Appiphilia: Maverick and the Iceman cometh (back) to Top Gun to goose the iPhone

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From left, Goose and Maverick soak up all their lessons, including in well-gelled hair and massive sunglasses, in the 1986 movie ‘Top Gun.’ Credit: Paramount Pictures

For those of us who hear the echo of electric guitar licks and can see smoke wafting upward from an aircraft carrier upon hearing the words “top gun,” the newly released game from Paramount Digital Entertainment allows us to live out an adolescent fantasy -- taking out bogeys with Iceman and Maverick.

This is the sixth title the group has released in the year it’s been turning some of its earlier movie franchises into games for the iPhone and iPod Touch. Among its other titles are Iron Man: Aerial Assault (99 cents), Days of Thunder (99 cents) and School of Rock (99 cents).

According to Matt Candler, vice president of interactive development at Paramount, there’s been a huge learning curve from the group’s first game, Saturday Night Fever (99 cents) and its best-selling Shooter (99 cents).


“We thought Saturday Night Fever fit better with casual gamers,” he said. As it turned out, the musical game space was already being dominated by games such as Tap Tap Revenge (free).

In terms of looking forward, Candler spoke eagerly about the release of iPhone OS 3.0 and ...

... the possibility of offering new levels without having to remake the entire game -- and the ever-important ability to monetize it. “It’s mostly the ability to extend [the games] -- and quickly be able to do that.”

After 3.0 comes out, gamers should expect about four or five more titles this year from Paramount. Among the titles will be a puzzle game building on itsMean Girls franchise, Candler said. Also, for fans of Marvel Comics, look in the near future for the Hulk and several others born out of the Justice League -- possibly Thor.

Candler, who previously spent several years at Activision, said the big draw to the iPhone as a gaming platform was the lack of real file-size restrictions and the accessibility of 3-D. They are considering Android and RIM platforms down the road, but the file-size restrictions and graphic limitations are a deterrent.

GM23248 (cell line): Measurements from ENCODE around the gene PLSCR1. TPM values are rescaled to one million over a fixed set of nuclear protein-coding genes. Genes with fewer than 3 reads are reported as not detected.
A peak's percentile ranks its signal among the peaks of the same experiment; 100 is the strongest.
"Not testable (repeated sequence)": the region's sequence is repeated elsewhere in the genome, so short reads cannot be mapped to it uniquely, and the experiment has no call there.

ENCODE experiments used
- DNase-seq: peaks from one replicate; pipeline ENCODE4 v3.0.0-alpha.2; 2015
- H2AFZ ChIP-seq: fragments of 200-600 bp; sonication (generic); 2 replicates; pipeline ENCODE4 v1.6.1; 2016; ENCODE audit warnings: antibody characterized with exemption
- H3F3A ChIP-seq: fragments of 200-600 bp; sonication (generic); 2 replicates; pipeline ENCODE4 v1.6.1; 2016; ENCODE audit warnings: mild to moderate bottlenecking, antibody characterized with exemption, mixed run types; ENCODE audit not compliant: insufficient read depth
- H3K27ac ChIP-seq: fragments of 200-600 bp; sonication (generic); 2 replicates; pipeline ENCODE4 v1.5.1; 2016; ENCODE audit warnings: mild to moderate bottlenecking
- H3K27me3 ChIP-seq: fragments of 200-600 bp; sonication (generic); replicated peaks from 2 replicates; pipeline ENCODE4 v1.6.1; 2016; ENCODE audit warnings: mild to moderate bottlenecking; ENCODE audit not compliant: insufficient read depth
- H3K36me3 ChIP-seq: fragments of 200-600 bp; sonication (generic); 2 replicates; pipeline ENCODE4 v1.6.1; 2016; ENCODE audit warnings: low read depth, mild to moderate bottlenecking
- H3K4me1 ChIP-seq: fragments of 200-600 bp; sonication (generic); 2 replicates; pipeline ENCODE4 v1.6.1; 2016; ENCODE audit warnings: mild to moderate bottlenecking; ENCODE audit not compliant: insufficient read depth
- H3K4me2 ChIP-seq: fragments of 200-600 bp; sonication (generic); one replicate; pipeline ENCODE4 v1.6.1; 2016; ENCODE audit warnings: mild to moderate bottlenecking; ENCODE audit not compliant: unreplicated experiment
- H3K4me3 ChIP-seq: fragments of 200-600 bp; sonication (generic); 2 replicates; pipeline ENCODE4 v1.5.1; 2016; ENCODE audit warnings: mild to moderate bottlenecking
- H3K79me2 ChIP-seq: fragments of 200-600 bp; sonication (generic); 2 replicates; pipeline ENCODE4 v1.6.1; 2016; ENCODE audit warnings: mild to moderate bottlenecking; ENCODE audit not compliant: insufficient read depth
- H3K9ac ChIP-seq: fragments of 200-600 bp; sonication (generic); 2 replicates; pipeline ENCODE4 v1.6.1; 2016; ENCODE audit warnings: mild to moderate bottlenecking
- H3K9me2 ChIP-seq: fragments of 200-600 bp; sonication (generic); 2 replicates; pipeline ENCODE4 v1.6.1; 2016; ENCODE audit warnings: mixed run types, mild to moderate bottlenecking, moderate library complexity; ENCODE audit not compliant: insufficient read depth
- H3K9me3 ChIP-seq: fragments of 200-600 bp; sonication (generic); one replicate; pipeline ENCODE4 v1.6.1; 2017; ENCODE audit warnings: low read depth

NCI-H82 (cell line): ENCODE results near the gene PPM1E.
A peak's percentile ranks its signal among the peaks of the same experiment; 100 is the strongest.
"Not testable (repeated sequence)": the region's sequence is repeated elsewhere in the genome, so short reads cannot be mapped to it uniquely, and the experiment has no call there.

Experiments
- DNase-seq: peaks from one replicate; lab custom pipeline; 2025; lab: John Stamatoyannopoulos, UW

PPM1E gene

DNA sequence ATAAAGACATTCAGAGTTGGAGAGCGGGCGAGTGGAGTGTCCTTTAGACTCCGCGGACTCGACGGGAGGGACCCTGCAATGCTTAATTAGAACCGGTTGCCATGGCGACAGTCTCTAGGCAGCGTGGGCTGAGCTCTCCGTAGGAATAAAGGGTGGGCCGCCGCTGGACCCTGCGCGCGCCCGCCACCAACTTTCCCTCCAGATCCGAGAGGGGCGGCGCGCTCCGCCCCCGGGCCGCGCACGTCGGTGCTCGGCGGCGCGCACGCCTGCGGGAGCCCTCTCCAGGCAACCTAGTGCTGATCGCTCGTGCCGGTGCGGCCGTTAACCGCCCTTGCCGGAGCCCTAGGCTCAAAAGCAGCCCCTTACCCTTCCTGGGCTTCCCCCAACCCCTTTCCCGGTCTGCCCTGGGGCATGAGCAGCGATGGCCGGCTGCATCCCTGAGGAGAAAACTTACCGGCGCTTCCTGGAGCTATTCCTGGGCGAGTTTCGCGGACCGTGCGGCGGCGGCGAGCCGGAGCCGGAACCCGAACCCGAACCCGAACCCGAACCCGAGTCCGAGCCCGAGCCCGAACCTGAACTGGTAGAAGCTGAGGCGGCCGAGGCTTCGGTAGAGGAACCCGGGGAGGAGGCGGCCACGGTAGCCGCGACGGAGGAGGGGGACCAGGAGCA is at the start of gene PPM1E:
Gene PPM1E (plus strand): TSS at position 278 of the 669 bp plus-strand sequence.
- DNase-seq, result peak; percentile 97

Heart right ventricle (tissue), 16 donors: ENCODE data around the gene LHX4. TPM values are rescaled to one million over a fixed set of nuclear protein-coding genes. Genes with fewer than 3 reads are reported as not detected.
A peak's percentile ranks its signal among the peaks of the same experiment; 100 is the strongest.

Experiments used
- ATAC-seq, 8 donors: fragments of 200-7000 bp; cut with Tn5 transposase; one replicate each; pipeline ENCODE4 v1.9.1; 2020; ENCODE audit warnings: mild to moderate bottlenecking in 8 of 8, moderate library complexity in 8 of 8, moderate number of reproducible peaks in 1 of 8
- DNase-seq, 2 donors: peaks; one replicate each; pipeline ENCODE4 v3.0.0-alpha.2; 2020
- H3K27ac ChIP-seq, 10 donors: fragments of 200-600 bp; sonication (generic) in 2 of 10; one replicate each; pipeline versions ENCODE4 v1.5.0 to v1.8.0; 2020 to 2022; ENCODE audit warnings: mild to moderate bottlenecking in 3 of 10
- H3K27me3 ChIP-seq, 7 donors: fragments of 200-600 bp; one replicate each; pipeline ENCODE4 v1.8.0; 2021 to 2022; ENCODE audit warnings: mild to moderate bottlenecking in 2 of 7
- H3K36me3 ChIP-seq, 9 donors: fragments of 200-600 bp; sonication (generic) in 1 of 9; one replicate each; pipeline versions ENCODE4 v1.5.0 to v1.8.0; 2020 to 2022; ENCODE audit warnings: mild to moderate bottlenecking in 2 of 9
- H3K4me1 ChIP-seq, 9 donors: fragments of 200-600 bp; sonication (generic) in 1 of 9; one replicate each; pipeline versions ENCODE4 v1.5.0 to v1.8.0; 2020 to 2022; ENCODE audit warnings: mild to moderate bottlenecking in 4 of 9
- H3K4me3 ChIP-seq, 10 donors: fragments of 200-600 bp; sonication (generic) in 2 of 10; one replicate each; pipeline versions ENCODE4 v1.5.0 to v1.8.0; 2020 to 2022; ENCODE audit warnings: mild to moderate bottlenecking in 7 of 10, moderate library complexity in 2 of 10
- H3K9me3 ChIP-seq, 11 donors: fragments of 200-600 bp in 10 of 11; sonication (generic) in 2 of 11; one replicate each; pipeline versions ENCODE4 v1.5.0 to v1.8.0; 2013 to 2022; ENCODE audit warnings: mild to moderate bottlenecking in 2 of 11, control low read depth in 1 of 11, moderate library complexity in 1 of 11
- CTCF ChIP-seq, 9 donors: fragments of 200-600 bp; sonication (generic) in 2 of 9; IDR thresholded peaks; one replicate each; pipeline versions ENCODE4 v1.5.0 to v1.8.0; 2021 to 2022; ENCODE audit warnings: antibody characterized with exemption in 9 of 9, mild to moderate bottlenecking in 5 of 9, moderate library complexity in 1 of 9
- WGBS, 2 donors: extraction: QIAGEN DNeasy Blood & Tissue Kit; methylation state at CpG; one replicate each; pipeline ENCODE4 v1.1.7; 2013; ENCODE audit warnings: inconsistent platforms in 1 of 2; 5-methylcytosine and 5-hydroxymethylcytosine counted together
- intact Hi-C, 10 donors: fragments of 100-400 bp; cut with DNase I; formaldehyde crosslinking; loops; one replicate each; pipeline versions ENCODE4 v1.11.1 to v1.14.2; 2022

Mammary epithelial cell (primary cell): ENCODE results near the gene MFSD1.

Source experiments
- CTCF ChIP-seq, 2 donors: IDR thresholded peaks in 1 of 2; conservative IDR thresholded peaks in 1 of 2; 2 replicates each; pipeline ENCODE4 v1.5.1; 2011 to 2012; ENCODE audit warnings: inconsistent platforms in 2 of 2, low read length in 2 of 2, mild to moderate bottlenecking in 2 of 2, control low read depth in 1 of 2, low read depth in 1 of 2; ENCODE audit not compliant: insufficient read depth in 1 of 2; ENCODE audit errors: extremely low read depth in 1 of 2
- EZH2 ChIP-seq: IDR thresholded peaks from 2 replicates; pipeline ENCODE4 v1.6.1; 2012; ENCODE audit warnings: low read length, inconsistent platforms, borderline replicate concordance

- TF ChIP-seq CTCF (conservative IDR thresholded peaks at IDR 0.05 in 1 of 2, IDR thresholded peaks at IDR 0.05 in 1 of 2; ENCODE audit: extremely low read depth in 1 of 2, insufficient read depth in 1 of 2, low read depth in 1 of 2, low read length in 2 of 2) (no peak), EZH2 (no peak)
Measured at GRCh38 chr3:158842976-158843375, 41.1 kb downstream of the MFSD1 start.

Of course, the lithe group isn’t just focused on games for smartphones and mobile devices. Candler says they’ve been moving on to the console, with games set to launch for PlayStation 3 and Xbox 360 this year and for the PC, Wii and Nintendo DS next year. Paramount Digital already announced Star Trek DAC for Xbox and PS 3 will be coming soon to a console near you.

And now for the review...

Top Gun ($1.99)

What it is: You’re the new maverick at the U.S. Navy Fighter Weapons School, a.k.a. Top Gun Academy. Iceman and Maverick are your instructors. On your 10 missions, you’re flying craft such as the F-22 Raptor and the B-2 Spirit stealth bomber, but still weaving out of the way of incoming missiles and knocking out enemy MiGs.

What sizzles: The game works in nods to those of us who have seen the movie way too many times to admit in public. Familiar characters pop in to ride you and pat you on the back for your reckless flying. The music is reminiscent of the ‘80s movie’s theme song and anthem. (If you listen very carefully, you can hear that it’s not an exact replica of the movie’s music.)

The missions are carried out in different environments with obstacles and targets in the air and on the ground: oceans, deserts, canyons and city centers, both during the day and at night. The graphics really are engaging, with the light effects mirroring the time of day and the angle of the plane.

In my playing as ‘Chelle Shock,’ flying became progressively more manageable. Being able to calibrate the device within each level is a nice perk, meaning you can shift your body orientation while playing without a true interruption. You could even play lying on your back if you wanted to.

I like being able to tackle the missions in either Story Mode (to follow the story arc and mission progression) and Instant Action (to replay completed missions).

Each completed mission unlocks the next. You earn medals, too, as you complete feats and missions. Missions and medals are marked ‘classified’ until you’ve earned access.

The cut scenes are a nice inclusion. You’ll notice that you can still control your plane while in the intra-level cut scenes during the action. Targeted bogeys will still blow up as well in these different camera angles.

The game has a decent rock soundtrack that goes beyond the remade movie songs. But you can listen to the soundtrack of your choice. The music on your iPod will play through while you’re playing the game if you’re listening to it when you launch the app. I had a truly surreal ‘80s experience listening to Madonna’s ‘Everybody’ while chilling with Mav and Iceman.

Although I’m still stuck on Mission 3 -- Rules of Engagement -- navigation comes fairly naturally. The flying is on rails, so bad drivers like me won’t crash into the hillside or the ocean. You’ll be shot out of the sky, but you won’t crash. Of course, you can eject, but you won’t earn your Purple Heart.

What fizzles: A little nostalgia goes a long way when it comes to the danger zone stuff. The areas to avoid are ‘danger zones,’ so they flash on the screen all the time. Plus, the ‘Danger Zone'-styled music is nice, but not something I wanted to spend as much time with.

Bottom line: You get to buzz the tower -- who doesn’t want to do that? But being a Maverick in training, fliers might want the ability to go off the rails a little more every once in a while.

Corrected, 11:13 a.m. Thursday: Due to an editing error, an earlier version of this post misidentified Tap Tap Revenge as Tap Tap Revenue.

-- Michelle Maltais

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